However NT's don't understand this for some reason. The instant they hear any kind of lengthy explanation, they automatically think it's a lie. The more you try to explain, the more they think you're just just spouting excuses. Amazingly, the more ambiguous and brief you are (i.e. the more you act like you're BSing/lying!), the more they trust that you made an honest mistake.

My NT business partner used to flip out when I'd misunderstand something, screw it up, and then try to explain what I was thinking and why I did what I did. Now I just say "Damn, I sure f'd that up! Better fix it!" and he is completely understanding.

I don't even try to figure that one out anymore.



neongrl
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13 Dec 2005, 9:00 am

rearden wrote:
We aspies like to explain things in detail. Personally, when I screw up, I want to explain exactly what I was thinking and what I did as a result, and how that led to the screwup.

However NT's don't understand this for some reason. The instant they hear any kind of lengthy explanation, they automatically think it's a lie. The more you try to explain, the more they think you're just just spouting excuses. Amazingly, the more ambiguous and brief you are (i.e. the more you act like you're BSing/lying!), the more they trust that you made an honest mistake.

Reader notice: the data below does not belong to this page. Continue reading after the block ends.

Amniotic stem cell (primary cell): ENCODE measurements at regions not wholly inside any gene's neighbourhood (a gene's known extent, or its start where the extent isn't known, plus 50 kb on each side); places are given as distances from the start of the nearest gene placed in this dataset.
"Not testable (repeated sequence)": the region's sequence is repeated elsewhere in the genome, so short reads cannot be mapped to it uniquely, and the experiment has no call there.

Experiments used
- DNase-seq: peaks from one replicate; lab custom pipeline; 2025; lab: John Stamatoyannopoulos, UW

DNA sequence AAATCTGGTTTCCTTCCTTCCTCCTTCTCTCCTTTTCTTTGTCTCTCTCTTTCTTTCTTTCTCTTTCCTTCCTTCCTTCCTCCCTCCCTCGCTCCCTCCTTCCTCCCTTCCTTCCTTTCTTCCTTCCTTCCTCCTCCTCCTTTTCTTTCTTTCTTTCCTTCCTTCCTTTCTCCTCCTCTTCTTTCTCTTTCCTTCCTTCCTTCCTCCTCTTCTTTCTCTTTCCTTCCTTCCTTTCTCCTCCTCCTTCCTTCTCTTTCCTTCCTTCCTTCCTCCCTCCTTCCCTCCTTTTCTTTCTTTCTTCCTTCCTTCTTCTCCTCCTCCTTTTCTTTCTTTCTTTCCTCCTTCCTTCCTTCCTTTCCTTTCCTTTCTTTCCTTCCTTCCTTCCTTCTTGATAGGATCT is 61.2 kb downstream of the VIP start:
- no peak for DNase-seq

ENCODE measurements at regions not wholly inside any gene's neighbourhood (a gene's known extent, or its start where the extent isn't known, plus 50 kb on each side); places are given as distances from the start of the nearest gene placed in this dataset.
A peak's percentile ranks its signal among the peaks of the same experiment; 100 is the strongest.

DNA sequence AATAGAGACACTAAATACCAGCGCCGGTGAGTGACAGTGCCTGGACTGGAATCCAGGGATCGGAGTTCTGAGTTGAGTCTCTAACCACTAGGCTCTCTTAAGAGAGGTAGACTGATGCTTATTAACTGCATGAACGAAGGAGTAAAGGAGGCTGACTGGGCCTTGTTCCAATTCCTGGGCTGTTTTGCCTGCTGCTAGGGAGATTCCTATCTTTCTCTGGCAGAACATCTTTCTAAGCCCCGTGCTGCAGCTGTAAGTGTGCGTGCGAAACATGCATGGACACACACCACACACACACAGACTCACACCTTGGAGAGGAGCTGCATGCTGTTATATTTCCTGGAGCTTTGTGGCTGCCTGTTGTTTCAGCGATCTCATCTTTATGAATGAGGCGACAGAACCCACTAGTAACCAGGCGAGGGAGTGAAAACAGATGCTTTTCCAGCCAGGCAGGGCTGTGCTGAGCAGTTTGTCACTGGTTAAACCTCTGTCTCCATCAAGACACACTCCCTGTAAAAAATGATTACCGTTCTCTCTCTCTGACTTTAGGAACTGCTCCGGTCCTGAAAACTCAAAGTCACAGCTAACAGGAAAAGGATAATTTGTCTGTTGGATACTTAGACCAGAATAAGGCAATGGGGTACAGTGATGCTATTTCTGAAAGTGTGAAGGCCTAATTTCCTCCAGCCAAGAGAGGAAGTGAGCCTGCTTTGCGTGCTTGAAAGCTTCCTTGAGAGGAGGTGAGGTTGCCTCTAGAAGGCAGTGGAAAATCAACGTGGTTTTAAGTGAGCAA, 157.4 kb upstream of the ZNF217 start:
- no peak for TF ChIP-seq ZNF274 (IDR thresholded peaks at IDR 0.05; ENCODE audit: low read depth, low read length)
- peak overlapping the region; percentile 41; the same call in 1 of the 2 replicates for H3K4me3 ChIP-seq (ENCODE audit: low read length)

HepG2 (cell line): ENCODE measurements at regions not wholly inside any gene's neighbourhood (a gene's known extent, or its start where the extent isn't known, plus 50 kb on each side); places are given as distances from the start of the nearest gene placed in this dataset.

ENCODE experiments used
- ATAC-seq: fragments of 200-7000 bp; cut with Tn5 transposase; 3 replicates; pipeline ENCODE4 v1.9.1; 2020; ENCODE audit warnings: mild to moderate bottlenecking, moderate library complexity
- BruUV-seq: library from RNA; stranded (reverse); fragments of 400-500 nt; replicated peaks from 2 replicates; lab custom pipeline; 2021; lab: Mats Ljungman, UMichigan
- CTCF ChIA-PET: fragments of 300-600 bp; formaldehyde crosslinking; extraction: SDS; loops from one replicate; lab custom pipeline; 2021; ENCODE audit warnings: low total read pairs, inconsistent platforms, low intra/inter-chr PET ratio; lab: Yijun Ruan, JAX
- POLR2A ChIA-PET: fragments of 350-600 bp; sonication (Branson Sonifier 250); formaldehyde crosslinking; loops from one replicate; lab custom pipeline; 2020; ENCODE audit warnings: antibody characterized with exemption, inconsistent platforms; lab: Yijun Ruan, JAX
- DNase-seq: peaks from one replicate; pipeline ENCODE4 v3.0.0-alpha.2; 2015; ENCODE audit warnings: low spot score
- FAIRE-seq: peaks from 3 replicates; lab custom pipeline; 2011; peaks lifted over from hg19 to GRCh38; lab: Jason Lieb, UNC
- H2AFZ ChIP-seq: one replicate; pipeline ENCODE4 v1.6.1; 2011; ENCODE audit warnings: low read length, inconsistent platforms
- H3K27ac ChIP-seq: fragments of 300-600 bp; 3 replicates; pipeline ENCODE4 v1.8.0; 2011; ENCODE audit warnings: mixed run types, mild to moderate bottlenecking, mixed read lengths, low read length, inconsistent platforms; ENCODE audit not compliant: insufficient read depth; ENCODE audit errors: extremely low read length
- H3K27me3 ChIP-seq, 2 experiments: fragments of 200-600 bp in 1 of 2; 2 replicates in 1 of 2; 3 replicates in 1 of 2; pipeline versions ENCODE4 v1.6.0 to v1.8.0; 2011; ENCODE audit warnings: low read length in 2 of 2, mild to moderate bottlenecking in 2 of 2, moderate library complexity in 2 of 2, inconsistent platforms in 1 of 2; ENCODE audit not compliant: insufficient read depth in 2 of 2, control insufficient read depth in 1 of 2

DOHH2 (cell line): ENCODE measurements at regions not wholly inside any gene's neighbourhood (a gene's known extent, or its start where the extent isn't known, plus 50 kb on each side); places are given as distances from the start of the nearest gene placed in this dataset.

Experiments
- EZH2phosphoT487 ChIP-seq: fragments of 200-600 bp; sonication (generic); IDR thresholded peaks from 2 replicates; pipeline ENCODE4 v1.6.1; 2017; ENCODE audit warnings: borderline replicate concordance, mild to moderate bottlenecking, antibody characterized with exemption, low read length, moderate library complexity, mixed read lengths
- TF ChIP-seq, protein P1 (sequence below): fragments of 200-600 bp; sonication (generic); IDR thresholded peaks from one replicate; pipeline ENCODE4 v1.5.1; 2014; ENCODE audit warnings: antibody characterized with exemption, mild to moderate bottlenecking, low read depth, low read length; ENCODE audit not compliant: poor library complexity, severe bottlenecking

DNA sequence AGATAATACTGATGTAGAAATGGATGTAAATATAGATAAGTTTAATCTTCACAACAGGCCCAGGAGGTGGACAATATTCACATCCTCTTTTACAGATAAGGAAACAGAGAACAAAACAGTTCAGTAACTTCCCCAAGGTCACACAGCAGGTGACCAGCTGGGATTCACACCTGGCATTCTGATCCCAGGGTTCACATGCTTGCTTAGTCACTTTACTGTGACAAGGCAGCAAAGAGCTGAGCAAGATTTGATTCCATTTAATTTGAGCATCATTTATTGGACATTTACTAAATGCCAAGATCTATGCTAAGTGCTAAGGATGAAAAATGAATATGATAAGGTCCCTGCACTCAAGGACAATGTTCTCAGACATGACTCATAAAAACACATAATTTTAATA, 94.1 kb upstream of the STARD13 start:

Thanks for explaining that one - it's always caused trouble for me too.



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13 Dec 2005, 2:48 pm

I have the problem of being too direct apparently, at least that is what I am told. I use the right words but appaerntly there was a warmer fuzzier way to say them, I don't know.


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Aspie1
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14 Dec 2005, 9:04 pm

rearden wrote: